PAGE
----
• Transport, mobility and safety

St Kilda Road Safety Corridor – St Kilda Junction

Published 5 May 2022
St Kilda Road is a key transport corridor used by pedestrians and bike riders as well as tram, bus and vehicle commuters

The contents of this page have been archived. This represents Council’s advocacy position prior to the 2022 State and Federal elections.

For updated information on any of these projects, please contact Council.

What is the ask?

Council is requesting the design and delivery of this project be brought forward by the Victorian Government.

Council is requesting the Victorian Government to ensure, as part of its accelerated delivery, that St Kilda Junction is included as an essential part of the St Kilda Road Safety Improvement Project.

What is the issue this initiative will address?

St Kilda Road is Victoria’s busiest tram corridor, one of Melbourne’s busiest cycle routes, as well as one of the most dangerous for bike riders and pedestrians.

The seriousness of these risks became apparent in 2020 when a bike rider was tragically killed by a truck at the St Kilda Junction near the Queens Road on-ramp. As more people pursue bike riding as an alternative to public transport, particularly due to COVID-19, accidents involving riders on St Kilda Road are likely to rise.

What is Council proposing?

The Victorian Government is investing $27.3 million to build new bike lanes that physically separate drivers and bike riders to make St Kilda Road safer for all road users. A business case is being provided to Government for consideration.

Council is concerned that the business case will not include vital improvements to the St Kilda Junction, which has significant safety risks.

The project will:

  • create jobs and stimulate the economy with an infrastructure project
  • support the broader economy by helping people return to work through stronger transport connections between the inner southern suburbs, Melbourne’s CBD and major activity centres
  • relieve demand on Victoria’s
  • busiest tram corridor to levels where safe physical distancing is possible
  • address potential for heightened road congestion for commuters
  • improve the safety of a significant road safety black length by reducing conflict points between people driving and bike riding, and the resulting rate of collisions involving bike riders.

How does this initiative align with the Council Plan and Victorian Government priorities?


Council Plan 2021-31: Liveable Port Phillip - the City is well connected and easy to move around with options for sustainable and active transport.

  • We will provide improvements to the way people move around our City by delivering on commitments outlined in Council’s ‘Move, Connect, Live Strategy’ including walking, bike riding and shared transport projects such as the Garden City Bike Corridor by 2021/22, prioritised in line with available funding each year.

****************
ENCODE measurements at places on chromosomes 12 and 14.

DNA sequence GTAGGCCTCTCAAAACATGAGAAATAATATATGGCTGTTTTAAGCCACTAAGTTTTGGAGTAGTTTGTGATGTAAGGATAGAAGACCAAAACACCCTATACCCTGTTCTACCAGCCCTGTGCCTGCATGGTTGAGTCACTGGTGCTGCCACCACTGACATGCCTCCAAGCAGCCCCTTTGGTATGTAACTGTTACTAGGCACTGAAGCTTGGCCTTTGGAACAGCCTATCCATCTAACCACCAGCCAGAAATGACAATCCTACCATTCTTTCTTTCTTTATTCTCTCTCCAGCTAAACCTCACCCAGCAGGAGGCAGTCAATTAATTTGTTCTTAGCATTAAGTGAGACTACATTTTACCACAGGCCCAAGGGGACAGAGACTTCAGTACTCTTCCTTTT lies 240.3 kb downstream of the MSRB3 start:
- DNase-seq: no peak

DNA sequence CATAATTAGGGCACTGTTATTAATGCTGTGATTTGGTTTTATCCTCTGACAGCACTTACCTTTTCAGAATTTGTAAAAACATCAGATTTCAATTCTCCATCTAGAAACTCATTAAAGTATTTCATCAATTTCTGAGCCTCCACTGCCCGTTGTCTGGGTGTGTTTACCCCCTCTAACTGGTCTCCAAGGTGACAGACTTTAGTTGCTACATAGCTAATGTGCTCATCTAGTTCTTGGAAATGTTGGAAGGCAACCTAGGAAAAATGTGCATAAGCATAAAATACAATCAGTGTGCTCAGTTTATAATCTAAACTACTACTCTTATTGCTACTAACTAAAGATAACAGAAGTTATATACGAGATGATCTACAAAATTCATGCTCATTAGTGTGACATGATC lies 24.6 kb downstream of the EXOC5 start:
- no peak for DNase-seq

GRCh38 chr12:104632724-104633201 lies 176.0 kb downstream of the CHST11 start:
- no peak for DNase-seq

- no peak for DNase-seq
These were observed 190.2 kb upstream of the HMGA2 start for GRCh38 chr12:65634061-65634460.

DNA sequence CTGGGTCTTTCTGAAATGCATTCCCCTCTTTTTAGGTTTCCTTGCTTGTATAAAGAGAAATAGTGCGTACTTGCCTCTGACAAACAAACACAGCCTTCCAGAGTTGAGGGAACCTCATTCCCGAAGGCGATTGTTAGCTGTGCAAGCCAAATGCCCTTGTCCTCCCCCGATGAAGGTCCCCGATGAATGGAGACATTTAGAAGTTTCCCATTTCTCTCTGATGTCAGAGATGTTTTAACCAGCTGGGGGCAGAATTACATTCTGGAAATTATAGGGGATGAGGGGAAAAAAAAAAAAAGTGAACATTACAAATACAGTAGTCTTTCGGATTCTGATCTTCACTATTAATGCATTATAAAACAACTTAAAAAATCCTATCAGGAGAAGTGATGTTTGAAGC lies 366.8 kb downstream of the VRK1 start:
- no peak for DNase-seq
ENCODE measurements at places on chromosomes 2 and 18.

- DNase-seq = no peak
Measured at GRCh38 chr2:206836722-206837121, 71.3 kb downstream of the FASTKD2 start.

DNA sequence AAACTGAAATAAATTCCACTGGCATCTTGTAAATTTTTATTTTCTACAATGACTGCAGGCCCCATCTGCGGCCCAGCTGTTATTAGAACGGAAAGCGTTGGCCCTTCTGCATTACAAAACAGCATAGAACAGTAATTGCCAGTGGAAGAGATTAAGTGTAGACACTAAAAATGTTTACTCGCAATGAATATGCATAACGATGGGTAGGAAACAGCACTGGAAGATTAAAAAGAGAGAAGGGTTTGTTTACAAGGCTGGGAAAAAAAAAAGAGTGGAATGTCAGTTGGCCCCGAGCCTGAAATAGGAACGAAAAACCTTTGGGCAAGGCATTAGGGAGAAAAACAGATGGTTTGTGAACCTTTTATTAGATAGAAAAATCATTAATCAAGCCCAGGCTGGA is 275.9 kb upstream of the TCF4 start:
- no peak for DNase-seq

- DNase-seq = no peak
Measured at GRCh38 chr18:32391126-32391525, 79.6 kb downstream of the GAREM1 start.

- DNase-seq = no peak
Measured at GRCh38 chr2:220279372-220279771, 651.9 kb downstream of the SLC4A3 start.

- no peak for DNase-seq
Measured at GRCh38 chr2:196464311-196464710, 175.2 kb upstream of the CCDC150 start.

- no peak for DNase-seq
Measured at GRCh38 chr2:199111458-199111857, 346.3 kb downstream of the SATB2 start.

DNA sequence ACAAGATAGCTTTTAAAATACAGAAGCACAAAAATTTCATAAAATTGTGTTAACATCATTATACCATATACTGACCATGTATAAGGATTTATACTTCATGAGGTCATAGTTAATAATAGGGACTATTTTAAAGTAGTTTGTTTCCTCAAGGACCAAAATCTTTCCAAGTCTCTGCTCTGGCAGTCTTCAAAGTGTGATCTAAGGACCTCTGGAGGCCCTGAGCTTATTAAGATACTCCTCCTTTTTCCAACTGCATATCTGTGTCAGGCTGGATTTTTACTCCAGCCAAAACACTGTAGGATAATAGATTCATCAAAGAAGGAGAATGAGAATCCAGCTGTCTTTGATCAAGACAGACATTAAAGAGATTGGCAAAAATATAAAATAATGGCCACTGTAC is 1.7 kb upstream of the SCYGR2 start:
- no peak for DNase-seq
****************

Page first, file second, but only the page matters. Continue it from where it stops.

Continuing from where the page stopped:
• We will partner with the Victorian Government and connecting councils to provide temporary and permanent bicycle infrastructure that helps to support people to ride safely through our City.
  • We will advocate for the Australian and Victorian Governments to invest in projects that provide alternative, active and sustainable forms of transport including the St Kilda Road Bike Lanes Project.

Move, Connect, Live Integrated Transport Strategy 2018-28: Outcome 2 No. 20 – Partners with VicRoads to deliver a better walking, bike riding and public transport environment along St Kilda Road.

Victorian Government

By upgrading the St Kilda Road corridor and building protected bike riding infrastructure, the St Kilda Road Safety Improvement Project will create stronger connections between the inner southern suburbs and Melbourne’s major activity centres, including the CBD, Chapel Street and Domain precincts.

The Victorian Government has committed funding to deliver this project.

The project supports the delivery of goals identified in the Victorian Cycling Strategy 2018-28.

How does this initiative assist the community recover from COVID-19?

The project is designed to address the significant challenges of traffic congestion and reduced transport capacity as a result of COVID-19, by promoting safe active transport as a viable alternative. 

Construction of the pilot trial will create jobs, stimulating the economy.

The project will also help kickstart the economy by helping people return to work through stronger transport connections between the inner southern suburbs, Melbourne’s CBD and major activity centres.

As a pilot trial, this project will enable the fast tracking of the ultimate redesign of St Kilda Road and brings forward the associated social, economic and environmental benefits.

Cost and current status?


The total cost of the project, with the inclusion of the St Kilda Junction, is unknown and will require a detailed cost analysis.


Council understands the Victorian Government is progressing the development of the business case for the project with the following key activities in progress:

  • multiple concept design options for the corridor
  • traffic modelling
  • investigations including environmental, social impact, planning, heritage and landscape.